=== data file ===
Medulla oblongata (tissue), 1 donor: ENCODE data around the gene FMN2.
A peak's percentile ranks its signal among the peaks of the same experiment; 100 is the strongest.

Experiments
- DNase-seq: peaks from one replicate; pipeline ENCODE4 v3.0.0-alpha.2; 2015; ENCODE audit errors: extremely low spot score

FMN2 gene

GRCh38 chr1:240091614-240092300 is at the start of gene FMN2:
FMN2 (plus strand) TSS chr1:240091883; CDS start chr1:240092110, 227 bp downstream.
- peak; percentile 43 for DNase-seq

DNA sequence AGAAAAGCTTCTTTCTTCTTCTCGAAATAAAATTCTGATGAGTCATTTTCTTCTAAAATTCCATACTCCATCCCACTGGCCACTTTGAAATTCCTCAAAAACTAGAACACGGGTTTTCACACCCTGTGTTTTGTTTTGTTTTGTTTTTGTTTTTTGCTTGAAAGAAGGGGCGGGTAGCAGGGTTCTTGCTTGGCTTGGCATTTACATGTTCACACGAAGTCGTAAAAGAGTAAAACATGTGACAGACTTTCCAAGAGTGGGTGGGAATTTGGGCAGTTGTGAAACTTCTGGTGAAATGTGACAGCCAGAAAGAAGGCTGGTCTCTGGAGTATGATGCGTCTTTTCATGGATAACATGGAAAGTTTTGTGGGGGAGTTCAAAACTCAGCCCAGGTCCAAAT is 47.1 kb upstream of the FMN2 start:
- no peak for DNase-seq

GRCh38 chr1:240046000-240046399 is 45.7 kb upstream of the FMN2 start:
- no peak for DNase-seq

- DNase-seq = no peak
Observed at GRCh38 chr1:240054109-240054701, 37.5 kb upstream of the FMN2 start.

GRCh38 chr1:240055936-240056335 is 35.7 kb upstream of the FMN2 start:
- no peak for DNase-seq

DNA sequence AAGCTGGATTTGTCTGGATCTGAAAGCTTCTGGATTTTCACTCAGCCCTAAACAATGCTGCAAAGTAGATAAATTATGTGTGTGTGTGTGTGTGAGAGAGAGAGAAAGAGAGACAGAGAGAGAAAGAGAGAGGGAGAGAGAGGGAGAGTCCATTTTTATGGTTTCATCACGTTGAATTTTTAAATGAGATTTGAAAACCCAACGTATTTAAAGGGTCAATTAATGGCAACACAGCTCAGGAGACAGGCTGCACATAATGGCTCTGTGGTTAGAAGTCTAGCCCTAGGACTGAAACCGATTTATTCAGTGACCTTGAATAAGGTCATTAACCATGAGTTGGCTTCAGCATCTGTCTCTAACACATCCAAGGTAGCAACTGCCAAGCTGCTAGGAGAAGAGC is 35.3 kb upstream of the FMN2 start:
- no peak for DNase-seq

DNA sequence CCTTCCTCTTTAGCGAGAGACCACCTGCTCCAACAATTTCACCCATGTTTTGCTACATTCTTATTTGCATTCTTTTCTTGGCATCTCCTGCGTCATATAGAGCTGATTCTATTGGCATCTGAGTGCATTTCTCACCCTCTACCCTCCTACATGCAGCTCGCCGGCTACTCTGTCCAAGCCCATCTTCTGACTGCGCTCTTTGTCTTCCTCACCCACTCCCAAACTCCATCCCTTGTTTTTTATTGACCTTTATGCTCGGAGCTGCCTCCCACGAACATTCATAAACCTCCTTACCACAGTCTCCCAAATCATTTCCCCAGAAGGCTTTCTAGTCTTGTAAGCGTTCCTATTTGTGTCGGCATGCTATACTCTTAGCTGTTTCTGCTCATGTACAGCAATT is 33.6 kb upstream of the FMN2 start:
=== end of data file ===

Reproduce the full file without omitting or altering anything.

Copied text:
Medulla oblongata (tissue), 1 donor: ENCODE data around the gene FMN2.
A peak's percentile ranks its signal among the peaks of the same experiment; 100 is the strongest.

Experiments
- DNase-seq: peaks from one replicate; pipeline ENCODE4 v3.0.0-alpha.2; 2015; ENCODE audit errors: extremely low spot score

FMN2 gene

GRCh38 chr1:240091614-240092300 is at the start of gene FMN2:
FMN2 (plus strand) TSS chr1:240091883; CDS start chr1:240092110, 227 bp downstream.
- peak; percentile 43 for DNase-seq

DNA sequence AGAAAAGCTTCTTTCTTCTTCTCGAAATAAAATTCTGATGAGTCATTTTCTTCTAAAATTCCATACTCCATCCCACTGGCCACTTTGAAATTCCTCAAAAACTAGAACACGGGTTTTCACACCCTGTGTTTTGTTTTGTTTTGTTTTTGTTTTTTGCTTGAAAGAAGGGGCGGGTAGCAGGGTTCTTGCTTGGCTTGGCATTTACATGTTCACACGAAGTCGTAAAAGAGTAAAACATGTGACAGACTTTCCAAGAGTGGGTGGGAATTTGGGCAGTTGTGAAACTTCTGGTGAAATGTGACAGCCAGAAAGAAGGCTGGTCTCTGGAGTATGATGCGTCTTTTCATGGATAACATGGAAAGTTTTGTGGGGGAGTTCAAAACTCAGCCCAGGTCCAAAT is 47.1 kb upstream of the FMN2 start:
- no peak for DNase-seq

GRCh38 chr1:240046000-240046399 is 45.7 kb upstream of the FMN2 start:
- no peak for DNase-seq

- DNase-seq = no peak
Observed at GRCh38 chr1:240054109-240054701, 37.5 kb upstream of the FMN2 start.

GRCh38 chr1:240055936-240056335 is 35.7 kb upstream of the FMN2 start:
- no peak for DNase-seq

DNA sequence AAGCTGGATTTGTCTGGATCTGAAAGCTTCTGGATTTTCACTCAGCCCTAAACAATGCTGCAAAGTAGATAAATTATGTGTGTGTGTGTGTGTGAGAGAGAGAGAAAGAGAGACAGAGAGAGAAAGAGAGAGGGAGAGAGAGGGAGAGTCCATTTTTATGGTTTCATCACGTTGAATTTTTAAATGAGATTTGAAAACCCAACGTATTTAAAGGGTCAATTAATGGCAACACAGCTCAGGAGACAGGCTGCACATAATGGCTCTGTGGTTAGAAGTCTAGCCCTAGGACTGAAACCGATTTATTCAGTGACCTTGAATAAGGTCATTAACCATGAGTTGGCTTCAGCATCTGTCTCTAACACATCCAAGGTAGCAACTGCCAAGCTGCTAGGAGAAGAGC is 35.3 kb upstream of the FMN2 start:
- no peak for DNase-seq

DNA sequence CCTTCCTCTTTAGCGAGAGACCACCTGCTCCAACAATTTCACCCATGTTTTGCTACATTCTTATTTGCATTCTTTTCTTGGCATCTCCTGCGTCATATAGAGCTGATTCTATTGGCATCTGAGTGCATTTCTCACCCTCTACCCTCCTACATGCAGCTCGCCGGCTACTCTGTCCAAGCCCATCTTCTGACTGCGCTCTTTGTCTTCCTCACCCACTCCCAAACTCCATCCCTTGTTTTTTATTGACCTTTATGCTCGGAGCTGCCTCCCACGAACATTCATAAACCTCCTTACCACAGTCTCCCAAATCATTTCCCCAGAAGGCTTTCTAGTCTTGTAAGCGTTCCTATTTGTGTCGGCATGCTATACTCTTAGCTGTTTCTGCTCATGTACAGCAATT is 33.6 kb upstream of the FMN2 start: